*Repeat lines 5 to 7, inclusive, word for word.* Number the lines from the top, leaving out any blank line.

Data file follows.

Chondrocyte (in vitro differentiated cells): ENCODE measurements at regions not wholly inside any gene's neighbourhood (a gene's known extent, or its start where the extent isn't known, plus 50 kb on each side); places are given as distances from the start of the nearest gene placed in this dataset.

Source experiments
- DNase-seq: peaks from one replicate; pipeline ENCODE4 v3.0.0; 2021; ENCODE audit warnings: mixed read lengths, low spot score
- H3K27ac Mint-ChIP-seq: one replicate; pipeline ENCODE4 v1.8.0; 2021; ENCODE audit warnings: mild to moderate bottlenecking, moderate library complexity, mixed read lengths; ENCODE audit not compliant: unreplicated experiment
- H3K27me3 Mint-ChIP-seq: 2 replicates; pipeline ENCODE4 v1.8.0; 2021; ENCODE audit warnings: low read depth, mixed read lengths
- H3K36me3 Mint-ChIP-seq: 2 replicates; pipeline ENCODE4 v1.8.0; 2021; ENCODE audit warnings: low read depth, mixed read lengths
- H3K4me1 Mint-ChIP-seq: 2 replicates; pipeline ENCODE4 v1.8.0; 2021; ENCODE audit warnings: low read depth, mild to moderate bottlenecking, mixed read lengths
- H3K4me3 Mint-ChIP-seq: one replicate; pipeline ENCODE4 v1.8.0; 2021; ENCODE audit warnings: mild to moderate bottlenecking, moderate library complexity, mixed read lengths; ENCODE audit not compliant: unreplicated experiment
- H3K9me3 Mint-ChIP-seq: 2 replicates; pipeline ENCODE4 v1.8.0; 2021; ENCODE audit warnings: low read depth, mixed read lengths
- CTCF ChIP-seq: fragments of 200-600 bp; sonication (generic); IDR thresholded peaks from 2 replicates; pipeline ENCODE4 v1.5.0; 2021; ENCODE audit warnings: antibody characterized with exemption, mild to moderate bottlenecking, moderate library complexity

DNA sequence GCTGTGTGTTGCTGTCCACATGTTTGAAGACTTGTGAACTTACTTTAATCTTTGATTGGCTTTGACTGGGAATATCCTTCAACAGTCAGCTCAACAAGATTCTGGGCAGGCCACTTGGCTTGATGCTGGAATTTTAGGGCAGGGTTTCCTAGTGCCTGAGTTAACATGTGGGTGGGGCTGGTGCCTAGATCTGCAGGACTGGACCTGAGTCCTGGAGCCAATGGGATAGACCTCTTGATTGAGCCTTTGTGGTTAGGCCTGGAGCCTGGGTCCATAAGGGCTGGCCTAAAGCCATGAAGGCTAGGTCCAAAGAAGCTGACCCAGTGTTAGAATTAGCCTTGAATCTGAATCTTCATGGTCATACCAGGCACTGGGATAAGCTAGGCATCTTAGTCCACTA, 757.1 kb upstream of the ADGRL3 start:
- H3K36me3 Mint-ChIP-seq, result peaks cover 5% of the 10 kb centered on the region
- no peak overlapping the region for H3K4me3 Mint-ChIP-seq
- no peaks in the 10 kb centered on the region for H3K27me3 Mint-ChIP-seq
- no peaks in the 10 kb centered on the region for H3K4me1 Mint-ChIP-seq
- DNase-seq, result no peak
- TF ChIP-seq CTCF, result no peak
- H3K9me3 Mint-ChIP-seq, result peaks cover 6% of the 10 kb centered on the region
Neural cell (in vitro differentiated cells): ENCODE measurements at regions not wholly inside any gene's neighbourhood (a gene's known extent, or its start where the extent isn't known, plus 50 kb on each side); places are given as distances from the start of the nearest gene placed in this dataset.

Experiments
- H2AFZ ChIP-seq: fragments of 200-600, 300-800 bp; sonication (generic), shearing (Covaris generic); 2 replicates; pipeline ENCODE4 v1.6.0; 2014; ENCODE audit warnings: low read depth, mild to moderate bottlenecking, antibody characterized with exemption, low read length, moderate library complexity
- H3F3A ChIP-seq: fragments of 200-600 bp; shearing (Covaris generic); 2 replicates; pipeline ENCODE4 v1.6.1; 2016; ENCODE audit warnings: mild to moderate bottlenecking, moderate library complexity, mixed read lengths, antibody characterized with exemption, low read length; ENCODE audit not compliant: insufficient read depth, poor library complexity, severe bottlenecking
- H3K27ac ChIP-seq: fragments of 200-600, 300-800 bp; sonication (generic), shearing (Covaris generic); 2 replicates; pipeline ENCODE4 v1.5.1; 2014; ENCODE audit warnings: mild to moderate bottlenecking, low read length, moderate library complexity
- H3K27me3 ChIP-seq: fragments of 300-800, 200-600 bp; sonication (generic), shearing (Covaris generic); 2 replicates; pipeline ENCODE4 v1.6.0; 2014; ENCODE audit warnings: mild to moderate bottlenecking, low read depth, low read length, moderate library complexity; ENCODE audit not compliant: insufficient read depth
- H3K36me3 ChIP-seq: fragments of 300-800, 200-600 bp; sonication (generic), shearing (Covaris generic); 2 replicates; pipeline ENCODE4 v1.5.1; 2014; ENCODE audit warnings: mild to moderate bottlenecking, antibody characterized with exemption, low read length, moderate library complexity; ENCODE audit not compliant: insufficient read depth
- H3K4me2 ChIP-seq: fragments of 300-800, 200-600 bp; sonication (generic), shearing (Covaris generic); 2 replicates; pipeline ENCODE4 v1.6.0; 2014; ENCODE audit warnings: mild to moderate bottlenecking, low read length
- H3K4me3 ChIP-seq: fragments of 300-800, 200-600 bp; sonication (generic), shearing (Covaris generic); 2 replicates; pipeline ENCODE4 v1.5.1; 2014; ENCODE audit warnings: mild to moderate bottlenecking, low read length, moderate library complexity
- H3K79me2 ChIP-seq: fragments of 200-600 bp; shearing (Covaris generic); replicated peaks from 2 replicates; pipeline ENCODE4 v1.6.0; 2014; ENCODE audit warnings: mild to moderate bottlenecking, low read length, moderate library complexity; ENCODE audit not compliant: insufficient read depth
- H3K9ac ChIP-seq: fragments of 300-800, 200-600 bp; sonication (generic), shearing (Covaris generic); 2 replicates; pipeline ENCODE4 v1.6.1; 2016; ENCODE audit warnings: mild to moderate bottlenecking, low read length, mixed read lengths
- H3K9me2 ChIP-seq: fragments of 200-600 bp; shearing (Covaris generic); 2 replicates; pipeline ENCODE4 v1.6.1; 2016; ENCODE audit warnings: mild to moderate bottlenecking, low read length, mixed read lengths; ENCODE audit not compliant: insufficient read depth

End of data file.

- H3K27me3 Mint-ChIP-seq: 2 replicates; pipeline ENCODE4 v1.8.0; 2021; ENCODE audit warnings: low read depth, mixed read lengths
- H3K36me3 Mint-ChIP-seq: 2 replicates; pipeline ENCODE4 v1.8.0; 2021; ENCODE audit warnings: low read depth, mixed read lengths
- H3K4me1 Mint-ChIP-seq: 2 replicates; pipeline ENCODE4 v1.8.0; 2021; ENCODE audit warnings: low read depth, mild to moderate bottlenecking, mixed read lengths